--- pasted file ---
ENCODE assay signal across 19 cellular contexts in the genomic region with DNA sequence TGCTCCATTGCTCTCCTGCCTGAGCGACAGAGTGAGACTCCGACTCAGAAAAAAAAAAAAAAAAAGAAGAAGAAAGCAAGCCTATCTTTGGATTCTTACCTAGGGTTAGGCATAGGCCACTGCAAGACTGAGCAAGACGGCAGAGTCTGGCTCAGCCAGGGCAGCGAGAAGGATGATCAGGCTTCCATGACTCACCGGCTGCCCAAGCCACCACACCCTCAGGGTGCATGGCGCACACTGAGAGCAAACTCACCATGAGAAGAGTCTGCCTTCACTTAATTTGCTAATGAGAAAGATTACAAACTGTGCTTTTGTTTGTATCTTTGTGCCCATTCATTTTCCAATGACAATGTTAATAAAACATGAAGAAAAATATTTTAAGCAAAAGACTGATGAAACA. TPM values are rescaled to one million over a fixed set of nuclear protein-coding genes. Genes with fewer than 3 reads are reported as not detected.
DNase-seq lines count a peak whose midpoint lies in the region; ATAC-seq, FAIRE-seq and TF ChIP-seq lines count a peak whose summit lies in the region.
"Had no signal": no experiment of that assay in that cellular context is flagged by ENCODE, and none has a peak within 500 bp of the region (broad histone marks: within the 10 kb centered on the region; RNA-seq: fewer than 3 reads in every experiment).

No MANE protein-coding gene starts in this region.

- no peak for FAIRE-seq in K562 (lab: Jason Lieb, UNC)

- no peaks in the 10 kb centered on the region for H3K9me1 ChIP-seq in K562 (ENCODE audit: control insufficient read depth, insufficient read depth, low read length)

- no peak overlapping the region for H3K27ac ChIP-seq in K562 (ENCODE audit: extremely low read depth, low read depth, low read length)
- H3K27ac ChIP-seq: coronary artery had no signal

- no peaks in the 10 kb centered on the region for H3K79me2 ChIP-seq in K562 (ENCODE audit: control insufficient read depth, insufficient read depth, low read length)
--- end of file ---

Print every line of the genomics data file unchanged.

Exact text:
ENCODE assay signal across 19 cellular contexts in the genomic region with DNA sequence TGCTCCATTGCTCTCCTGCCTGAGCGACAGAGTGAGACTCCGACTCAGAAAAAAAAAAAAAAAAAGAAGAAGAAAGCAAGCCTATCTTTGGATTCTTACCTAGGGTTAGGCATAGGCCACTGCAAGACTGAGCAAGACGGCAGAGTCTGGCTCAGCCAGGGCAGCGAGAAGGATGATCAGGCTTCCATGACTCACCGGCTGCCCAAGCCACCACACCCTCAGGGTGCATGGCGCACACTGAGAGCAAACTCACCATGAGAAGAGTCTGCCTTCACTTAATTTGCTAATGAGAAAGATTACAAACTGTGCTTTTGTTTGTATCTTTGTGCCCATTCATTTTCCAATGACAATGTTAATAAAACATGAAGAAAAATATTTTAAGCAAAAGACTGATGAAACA. TPM values are rescaled to one million over a fixed set of nuclear protein-coding genes. Genes with fewer than 3 reads are reported as not detected.
DNase-seq lines count a peak whose midpoint lies in the region; ATAC-seq, FAIRE-seq and TF ChIP-seq lines count a peak whose summit lies in the region.
"Had no signal": no experiment of that assay in that cellular context is flagged by ENCODE, and none has a peak within 500 bp of the region (broad histone marks: within the 10 kb centered on the region; RNA-seq: fewer than 3 reads in every experiment).

No MANE protein-coding gene starts in this region.

- no peak for FAIRE-seq in K562 (lab: Jason Lieb, UNC)

- no peaks in the 10 kb centered on the region for H3K9me1 ChIP-seq in K562 (ENCODE audit: control insufficient read depth, insufficient read depth, low read length)

- no peak overlapping the region for H3K27ac ChIP-seq in K562 (ENCODE audit: extremely low read depth, low read depth, low read length)
- H3K27ac ChIP-seq: coronary artery had no signal

- no peaks in the 10 kb centered on the region for H3K79me2 ChIP-seq in K562 (ENCODE audit: control insufficient read depth, insufficient read depth, low read length)